Measuring Antarctica’s pristine atmosphere for answers on aerosols

By Asaesja Young February 27th, 2017

Before the RV Investigator came along, the atmosphere of the Southern Ocean had been measured only a handful of times. With regular monitoring, this pristine and critical environment may now reveal the real role of atmospheric aerosols in global warming.
boat and ice berg in deep blue ocean

RV Investigator is currently on the Sabrina Coast in East Antarctica. Instruments on the vessel take continuous readings of the atmospheric conditions. Image: Marine National Facility/CSIRO

New Antarctic research on board Marine National Facility research vessel Investigator is looking to answer one of the largest uncertainties in the climate system.

Microscopic airborne particles called aerosols play an essential role in the climate system by scattering and absorbing incoming sunlight. They are also the key ingredient for cloud formation, and their properties determine how clouds reflect incoming heat from the sun and, to a lesser extent, trap heat trying to escape the earth’s surface.

CSIRO Oceans and Atmosphere scientist, Dr Ruhi Humphries, says aerosols were thought to have counteracted about half of the net greenhouse warming.

“Although we’re putting warming greenhouse gases into the atmosphere, our emissions contain aerosols which are reflecting incoming sunlight and having a net cooling effect on the planet,” says Humphries.

“Aerosols last weeks to months in the atmosphere, whereas some greenhouse gases can last almost 100 years, so it’s possible that as fossil fuel production decreases, the cooling effect of human-made aerosols will also reduce and the warming that has been previously masked will be revealed.”

The research hopes to help address global uncertainty around aerosol and cloud interaction, with the Fifth Assessment Report of the Intergovernmental Panel on Climate Change stating: “…clouds and aerosols contribute the largest uncertainty to estimates and interpretations of the Earth’s changing energy budget.”

More than 50 days of data will be collected on Investigator’s Antarctic voyage, in an area of minimal human influence.

man in blue puffer onboard ship checking handheld monitoring device

Along with measuring the particles in the atmosphere, measurements are also taken of sun’s radiation wavelengths from the ship. Image: Asaesja Young/CSIRO

“Understanding how aerosols behave in a ‘clean’ environment, will go a long way to helping us figure out the impact of aerosols from human activity and their role in global warming,” Humphries says.

The new research will complement measurements taken by Dr Humphries on a voyage with the Australian Antarctic Division in 2012 and will be used in other major projects being conducted in the region by NASA and the Swiss Polar Institute.

“In 2012 we saw significantly higher than expected aerosol concentrations which suggests we may have underestimated aerosols in the Antarctic and Southern Ocean region,” says Humphries.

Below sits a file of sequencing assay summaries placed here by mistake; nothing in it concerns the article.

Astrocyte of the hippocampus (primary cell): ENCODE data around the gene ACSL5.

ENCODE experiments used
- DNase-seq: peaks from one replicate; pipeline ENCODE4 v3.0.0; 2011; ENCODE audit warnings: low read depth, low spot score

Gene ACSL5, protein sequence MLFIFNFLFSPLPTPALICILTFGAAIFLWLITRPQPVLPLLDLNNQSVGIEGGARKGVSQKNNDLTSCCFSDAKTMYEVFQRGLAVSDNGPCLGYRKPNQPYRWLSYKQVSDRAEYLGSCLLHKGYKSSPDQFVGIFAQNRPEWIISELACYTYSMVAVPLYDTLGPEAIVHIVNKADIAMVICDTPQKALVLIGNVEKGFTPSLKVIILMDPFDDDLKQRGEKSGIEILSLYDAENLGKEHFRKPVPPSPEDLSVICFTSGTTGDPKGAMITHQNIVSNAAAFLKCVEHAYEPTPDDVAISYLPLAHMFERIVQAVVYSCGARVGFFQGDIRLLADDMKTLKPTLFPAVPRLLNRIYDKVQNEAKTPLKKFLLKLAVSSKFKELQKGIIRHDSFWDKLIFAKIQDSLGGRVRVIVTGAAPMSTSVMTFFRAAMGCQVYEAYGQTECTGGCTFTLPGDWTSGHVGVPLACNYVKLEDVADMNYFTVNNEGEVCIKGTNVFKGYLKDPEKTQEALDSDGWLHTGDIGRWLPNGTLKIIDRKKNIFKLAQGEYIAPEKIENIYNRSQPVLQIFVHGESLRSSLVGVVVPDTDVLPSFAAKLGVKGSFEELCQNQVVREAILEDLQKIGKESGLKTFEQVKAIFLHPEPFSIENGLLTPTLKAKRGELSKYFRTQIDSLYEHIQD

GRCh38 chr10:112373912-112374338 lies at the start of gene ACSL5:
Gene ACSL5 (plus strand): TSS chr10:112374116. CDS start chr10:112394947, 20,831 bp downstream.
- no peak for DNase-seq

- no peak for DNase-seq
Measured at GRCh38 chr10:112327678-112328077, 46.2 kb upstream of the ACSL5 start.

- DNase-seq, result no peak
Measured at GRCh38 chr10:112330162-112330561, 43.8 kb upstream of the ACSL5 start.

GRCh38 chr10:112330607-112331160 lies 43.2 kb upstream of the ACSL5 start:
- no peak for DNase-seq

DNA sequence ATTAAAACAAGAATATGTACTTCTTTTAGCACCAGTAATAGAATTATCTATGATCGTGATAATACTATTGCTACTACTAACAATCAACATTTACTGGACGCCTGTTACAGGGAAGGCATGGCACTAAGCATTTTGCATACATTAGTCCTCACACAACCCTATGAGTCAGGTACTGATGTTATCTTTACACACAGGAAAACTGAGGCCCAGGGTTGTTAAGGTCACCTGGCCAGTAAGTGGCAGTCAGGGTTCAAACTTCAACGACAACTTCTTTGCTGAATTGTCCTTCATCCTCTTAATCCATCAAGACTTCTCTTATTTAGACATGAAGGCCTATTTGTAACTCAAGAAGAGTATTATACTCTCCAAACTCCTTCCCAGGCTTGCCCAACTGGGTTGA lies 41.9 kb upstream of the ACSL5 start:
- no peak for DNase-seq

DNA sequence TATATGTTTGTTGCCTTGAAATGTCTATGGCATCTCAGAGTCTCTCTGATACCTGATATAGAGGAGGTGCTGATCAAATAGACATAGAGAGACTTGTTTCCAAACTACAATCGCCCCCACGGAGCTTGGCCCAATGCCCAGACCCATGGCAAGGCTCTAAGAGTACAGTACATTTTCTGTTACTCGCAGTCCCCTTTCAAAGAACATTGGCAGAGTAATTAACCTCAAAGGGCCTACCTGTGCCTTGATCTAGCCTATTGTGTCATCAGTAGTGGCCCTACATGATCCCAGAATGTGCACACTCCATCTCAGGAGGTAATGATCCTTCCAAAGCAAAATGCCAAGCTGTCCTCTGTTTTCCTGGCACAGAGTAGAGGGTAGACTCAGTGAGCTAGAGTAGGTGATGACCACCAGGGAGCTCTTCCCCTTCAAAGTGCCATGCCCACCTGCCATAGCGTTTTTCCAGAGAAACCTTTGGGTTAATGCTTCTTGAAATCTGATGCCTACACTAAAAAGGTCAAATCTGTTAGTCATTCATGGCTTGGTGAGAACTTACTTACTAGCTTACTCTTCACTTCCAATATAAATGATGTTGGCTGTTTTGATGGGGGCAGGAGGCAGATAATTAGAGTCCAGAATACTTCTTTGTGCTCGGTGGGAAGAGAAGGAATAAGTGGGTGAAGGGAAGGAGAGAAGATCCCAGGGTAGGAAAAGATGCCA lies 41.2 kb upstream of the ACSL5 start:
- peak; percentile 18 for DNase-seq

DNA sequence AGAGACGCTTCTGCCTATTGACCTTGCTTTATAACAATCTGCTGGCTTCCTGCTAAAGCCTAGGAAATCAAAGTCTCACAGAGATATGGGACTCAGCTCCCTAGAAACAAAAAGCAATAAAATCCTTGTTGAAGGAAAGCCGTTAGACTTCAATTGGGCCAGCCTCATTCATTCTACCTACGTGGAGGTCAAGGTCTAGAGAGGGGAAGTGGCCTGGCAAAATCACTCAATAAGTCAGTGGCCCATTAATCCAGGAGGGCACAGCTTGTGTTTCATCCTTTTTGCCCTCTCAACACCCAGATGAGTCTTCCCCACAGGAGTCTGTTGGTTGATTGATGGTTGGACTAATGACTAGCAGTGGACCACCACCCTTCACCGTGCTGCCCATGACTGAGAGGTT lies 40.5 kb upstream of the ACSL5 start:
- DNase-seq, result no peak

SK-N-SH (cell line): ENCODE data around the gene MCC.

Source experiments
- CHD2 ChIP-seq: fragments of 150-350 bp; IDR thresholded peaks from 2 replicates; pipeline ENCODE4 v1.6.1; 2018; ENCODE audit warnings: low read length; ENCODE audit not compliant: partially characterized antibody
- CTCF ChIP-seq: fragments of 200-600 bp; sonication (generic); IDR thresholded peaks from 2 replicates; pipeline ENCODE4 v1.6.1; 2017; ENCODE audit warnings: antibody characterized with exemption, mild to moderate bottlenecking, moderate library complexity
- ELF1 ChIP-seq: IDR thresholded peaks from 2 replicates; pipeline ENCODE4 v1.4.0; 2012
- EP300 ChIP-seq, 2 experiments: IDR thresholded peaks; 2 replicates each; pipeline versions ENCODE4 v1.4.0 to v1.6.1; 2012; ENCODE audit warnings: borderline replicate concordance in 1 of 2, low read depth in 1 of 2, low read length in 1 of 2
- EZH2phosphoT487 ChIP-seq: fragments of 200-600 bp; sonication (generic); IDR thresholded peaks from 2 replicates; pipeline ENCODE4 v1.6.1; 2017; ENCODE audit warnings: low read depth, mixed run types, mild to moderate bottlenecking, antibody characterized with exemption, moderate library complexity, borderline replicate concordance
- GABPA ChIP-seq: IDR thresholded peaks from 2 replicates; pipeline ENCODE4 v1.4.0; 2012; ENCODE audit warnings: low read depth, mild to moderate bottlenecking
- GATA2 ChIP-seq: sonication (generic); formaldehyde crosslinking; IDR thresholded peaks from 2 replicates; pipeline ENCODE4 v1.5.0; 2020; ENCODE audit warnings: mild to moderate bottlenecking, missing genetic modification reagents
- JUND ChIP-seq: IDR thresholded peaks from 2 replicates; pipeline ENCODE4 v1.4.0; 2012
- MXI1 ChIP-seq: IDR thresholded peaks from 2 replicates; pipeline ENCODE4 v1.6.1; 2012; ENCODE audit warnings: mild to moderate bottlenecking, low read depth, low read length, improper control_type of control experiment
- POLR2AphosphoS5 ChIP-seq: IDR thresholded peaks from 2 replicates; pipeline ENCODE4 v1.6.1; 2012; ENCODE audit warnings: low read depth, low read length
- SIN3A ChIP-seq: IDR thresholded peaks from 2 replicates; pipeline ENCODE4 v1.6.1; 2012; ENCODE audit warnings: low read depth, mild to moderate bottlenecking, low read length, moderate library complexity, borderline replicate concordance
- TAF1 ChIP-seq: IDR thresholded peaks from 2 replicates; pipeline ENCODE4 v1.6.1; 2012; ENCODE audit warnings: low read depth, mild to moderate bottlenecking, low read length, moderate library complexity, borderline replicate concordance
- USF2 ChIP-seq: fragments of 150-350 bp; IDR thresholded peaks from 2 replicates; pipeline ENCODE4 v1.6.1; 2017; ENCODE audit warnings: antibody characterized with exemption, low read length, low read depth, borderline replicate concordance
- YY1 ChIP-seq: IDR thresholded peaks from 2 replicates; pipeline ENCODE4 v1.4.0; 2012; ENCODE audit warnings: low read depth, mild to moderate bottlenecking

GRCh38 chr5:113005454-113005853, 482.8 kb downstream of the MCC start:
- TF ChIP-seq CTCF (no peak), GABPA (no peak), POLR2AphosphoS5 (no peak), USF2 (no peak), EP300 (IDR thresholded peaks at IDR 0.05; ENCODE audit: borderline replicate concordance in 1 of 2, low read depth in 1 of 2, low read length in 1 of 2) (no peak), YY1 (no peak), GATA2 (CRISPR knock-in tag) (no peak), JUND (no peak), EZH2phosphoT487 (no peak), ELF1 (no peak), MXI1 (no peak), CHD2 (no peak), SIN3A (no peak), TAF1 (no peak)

Understanding how clouds and aerosols interact with each other and the environment is a complex question.

“One of the most common types of naturally occurring aerosols is formed from dimethyl sulphide (DMS), a compound produced by marine micro-algae phytoplankton.

“However, as our oceans become more acidic and increase in temperature, this has an impact on phytoplankton survival and therefore the DMS that is released to form these aerosols in the atmosphere.

“We also need to understand how aerosols are transported. One of the most common ways in the Antarctic is through cyclones, which occur frequently in the area. However, the magnitude and frequency of cyclones as our climate continues to change is not certain.

“It’s thought that a small increase in cloud reflection from aerosol activity could counteract warming associated with climate change. At the same time though, changes in cloud lifetimes caused by changes in aerosols could result in further warming.”

Investigator is the only research vessel that routinely conducts atmospheric research in the Southern Ocean, with two dedicated atmospheric laboratories continuously measuring while at sea.

“Before Investigator came along, the atmosphere in the Southern Ocean had only been measured a handful of times,” Humphries says.

“It’s allowed us to significantly increase our knowledge about the atmosphere in this critical part of the world.”

black and white photo close up of man on laptop surrounded by shelves and equipment and wires

University of Wollongong Student Jack Simmons in one of the air chemistry laboratories on board Investigator. Image: Doug Thost/CSIRO

Dr Humphries is leading his study from shore and is supported by University of Wollongong student, Jack Simmons, who is in charge of the instrumentation and data collection while at sea.

The Chief Scientist of Investigator’s voyage is Associate Professor Leanne Armand from Macquarie University, who is seeking to understand the interactions of the Totten Glacier with the Southern Ocean through multiple glacial cycles.

The Marine National Facility is owned and operated by CSIRO for the benefit of the nation.

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